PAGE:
- The Washington Times - Tuesday, August 10, 2010


A home video shows the flock of young people, hands over hearts, singing an impromptu version of “The Star-Spangled Banner” at the Lincoln Memorial on a recent summer’s night. It is poignant, and this group — guests of Young America’s Foundation (YAF) — knew all the words. Though hallowed setting and patriotic song seem like a natural and appropriate combination, the group was quickly hushed by a nearby security officer, its members say. The earnest teenagers, apparently, were in violation of federal law; their tune was considered a “demonstration” in an area of the monument considered “content neutral” in deference to other visitors — and thus, public activities are restricted.

Or something like that.

“It was surprising that the National Park Service was suggesting to us that Abraham Lincoln would have wanted it that way, that he would approve of the ‘content neutral’ idea, and wouldn’t approve of students singing the anthem there,” YAF spokesman Evan Gassman tells Inside the Beltway. “That was very off-putting. But more so, it was disappointing to these young students, some who were in Washington for the first time, being told they could not sing the national anthem at one of the most moving national memorials in this city.”

The organization, which promotes traditional conservative values among the college-aged, has posted the telling video. See it at www.yaf.org.


The “ground zero” mosque is political and cultural battleground. And theater, too. In a flamboyant strike against the proposed $100 million Islamic facility within two blocks of the 9/11 attack site in New York City, Fox News’ “Red Eye” host Greg Gutfeld has come up with his own building project.

“As an American, I believe they have every right to build the mosque. After all, if they buy the land and they follow the law — who can stop them? Which is, why, in the spirit of outreach, I’ve decided to do the same thing,” Mr. Gutfeld says. “I am planning to build and open the first gay bar that caters not only to the west, but also Islamic gay men. To best express my sincere desire for dialogue, the bar will be situated next to the mosque ‘Park 51,’ in an available commercial space. This is not a joke.”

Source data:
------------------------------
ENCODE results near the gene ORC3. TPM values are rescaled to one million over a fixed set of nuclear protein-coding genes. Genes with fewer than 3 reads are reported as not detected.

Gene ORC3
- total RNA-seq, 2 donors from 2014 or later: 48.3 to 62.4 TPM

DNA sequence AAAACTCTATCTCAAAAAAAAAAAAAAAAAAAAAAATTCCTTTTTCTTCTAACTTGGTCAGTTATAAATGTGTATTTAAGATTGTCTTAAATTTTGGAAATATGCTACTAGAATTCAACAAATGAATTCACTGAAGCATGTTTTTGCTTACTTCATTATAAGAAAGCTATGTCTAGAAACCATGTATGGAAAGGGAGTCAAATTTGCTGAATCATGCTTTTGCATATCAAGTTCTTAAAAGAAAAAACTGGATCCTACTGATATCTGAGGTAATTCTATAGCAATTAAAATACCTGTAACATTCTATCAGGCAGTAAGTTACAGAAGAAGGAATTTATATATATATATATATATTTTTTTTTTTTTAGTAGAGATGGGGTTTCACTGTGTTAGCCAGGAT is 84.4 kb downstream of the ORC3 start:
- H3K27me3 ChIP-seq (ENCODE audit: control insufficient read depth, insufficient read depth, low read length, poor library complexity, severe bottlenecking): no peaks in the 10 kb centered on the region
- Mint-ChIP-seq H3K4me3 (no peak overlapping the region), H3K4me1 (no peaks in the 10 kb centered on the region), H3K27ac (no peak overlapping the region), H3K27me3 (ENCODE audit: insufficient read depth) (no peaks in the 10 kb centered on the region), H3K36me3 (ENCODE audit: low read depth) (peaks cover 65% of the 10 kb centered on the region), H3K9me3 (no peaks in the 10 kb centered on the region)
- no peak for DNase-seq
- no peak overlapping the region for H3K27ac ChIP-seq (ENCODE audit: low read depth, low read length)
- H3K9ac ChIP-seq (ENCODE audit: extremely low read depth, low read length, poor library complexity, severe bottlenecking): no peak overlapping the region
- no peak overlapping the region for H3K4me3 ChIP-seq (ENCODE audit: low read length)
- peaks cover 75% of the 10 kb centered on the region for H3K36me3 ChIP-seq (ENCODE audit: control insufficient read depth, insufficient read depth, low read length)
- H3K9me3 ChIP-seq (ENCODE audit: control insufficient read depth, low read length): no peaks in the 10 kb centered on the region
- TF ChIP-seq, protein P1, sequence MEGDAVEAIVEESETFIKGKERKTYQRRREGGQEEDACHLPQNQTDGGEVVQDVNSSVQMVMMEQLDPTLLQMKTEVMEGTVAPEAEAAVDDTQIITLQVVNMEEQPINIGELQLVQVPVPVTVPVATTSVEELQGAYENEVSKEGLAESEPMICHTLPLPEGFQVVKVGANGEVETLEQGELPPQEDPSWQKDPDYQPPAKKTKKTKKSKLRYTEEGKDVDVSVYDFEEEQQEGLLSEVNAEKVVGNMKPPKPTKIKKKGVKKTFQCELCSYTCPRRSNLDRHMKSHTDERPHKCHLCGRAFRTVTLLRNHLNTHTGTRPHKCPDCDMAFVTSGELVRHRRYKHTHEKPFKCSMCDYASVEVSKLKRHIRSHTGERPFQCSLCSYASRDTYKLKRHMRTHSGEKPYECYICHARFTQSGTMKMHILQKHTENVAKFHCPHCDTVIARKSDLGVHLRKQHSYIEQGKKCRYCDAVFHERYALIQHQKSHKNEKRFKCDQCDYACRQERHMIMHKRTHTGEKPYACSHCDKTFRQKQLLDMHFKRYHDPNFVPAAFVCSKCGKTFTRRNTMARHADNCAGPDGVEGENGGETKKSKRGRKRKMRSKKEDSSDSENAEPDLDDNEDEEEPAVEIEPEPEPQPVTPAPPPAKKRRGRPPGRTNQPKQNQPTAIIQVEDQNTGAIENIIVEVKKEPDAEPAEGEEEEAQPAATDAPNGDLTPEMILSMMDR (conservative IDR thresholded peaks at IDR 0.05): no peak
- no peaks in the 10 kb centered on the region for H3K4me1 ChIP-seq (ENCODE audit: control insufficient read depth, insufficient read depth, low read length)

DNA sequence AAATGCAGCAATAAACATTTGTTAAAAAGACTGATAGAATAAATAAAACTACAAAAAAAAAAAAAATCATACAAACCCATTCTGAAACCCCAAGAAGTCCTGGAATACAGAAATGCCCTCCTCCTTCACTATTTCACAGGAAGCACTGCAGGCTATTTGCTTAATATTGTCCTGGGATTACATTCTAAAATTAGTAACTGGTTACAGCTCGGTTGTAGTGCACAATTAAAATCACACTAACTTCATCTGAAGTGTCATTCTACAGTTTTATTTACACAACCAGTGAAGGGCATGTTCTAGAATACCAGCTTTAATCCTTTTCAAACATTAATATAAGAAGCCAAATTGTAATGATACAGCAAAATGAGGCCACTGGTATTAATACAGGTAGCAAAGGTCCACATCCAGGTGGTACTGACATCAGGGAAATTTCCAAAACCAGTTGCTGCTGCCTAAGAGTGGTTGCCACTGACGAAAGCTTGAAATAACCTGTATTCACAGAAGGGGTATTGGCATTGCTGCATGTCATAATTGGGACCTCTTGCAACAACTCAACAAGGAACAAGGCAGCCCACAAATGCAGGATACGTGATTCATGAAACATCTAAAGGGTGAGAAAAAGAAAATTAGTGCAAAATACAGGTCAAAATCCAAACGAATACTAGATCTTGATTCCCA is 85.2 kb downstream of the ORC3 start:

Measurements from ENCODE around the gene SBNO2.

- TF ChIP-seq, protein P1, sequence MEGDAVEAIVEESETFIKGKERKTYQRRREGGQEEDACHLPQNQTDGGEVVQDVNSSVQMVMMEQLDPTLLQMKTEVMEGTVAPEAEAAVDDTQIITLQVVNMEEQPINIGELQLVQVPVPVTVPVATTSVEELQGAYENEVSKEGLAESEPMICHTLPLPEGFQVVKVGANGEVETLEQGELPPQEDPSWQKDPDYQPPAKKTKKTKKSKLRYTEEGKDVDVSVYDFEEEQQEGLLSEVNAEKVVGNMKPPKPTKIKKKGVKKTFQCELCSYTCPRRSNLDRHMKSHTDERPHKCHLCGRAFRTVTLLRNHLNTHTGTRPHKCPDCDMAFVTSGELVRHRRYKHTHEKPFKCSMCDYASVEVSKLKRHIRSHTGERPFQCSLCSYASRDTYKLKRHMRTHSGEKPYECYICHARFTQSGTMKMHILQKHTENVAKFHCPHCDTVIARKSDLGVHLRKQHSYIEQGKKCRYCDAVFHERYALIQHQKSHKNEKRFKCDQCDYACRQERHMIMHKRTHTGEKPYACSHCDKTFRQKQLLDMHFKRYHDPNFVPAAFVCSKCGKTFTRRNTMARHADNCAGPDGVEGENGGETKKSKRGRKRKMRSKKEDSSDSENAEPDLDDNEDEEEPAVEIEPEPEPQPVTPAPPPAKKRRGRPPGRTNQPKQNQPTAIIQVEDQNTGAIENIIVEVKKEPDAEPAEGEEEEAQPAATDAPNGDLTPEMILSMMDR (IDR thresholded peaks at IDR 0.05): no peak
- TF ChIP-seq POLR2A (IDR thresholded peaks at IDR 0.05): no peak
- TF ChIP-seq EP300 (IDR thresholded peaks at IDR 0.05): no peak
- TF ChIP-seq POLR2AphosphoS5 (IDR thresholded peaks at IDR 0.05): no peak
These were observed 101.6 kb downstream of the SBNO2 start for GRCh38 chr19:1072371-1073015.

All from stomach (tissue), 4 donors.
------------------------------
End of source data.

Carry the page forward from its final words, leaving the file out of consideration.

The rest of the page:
Mr. Gutfeld says he has investors poised to support his “bipartisan bid for understanding and tolerance. … As you know, the Muslim faith doesn’t look kindly upon homosexuality, which is why I’m building this bar. It is an effort to break down barriers and reduce deadly homophobia in the Islamic world.”

A new Marist poll finds that 53 percent of Americans overall oppose the mosque project, which got clearance last week from a city landmarks agency to proceed and has the blessings of New York City Mayor Michael R. Bloomberg. The poll also revealed that Mr. Bloomberg’s approval rating has fallen to 49 percent, the lowest in five years.

“Republicans are expressing the most dissatisfaction with the new structure. Seventy-four percent oppose building a cultural center which includes a place of worship,” says poll director Lee Miringoff. “Half of Democrats and 52 percent of non-enrolled voters think the mosque should not be erected.”

The American Center for Law and Justice, which has already filed a lawsuit to block the mosque, is now calling on the State Department to remove the project’s chief organizer Imam Feisal Abdul Rauf from a taxpayer-funded good will trip to the Middle East. The center, which deemed the trip “absurd,” is responding to some critics who fear that the cleric could use the trip to raise funds for the Islamic center.


Amid the mayhem, a little good news. The U.S. Census Bureau is returning $1.6 billion in operational savings to federal coffers because “the American people stepped up,” says Census Bureau director Robert Groves, who reports that 72 percent of households mailed the questionnaire back, thus bypassing the need to send workers out on follow-up. The agency also did not tap into contingency funding set aside for disasters or operational breakdowns, and employee efficiency was also up.

Hurray. Way to go.


By now, most of the known universe knows that self-proclaimed “half redneck, half Hollywood” Levi Johnston plans to run for the mayor of Wasilla, Alaska — an office once held by Sarah Palin, mother of Bristol Palin, mother of Mr. Johnston’s toddler son. It’s all for a new reality show. Yes, yes. We know. The details are tedious, tenuous and tacky. But one factoid emerged that gives Inside the Beltway at least a tiny excuse to follow this. And here it is:

“We’re going to go for governor after mayor,” says campaign manager Tank Jones.


- 70 percent of Americans agree that “the people in Washington are out of touch with the rest of the country.”

- 68 percent agree that “the rich get richer and the poor get poorer.”

- 53 percent say that “people with power try to take advantage” of everyday citizens.

- 52 percent agree with the phrase “What you think doesn’t count very much anymore.”

50 percent say “the people running the country” don’t care what happens to them personally.

- 37 percent say they feel “left out of things” going on around them.

Source: A Harris Poll of 1,066 adults conducted July 13 to 18 and released Tuesday.

Rants and calm observations to jharper@washingtontimes.com.

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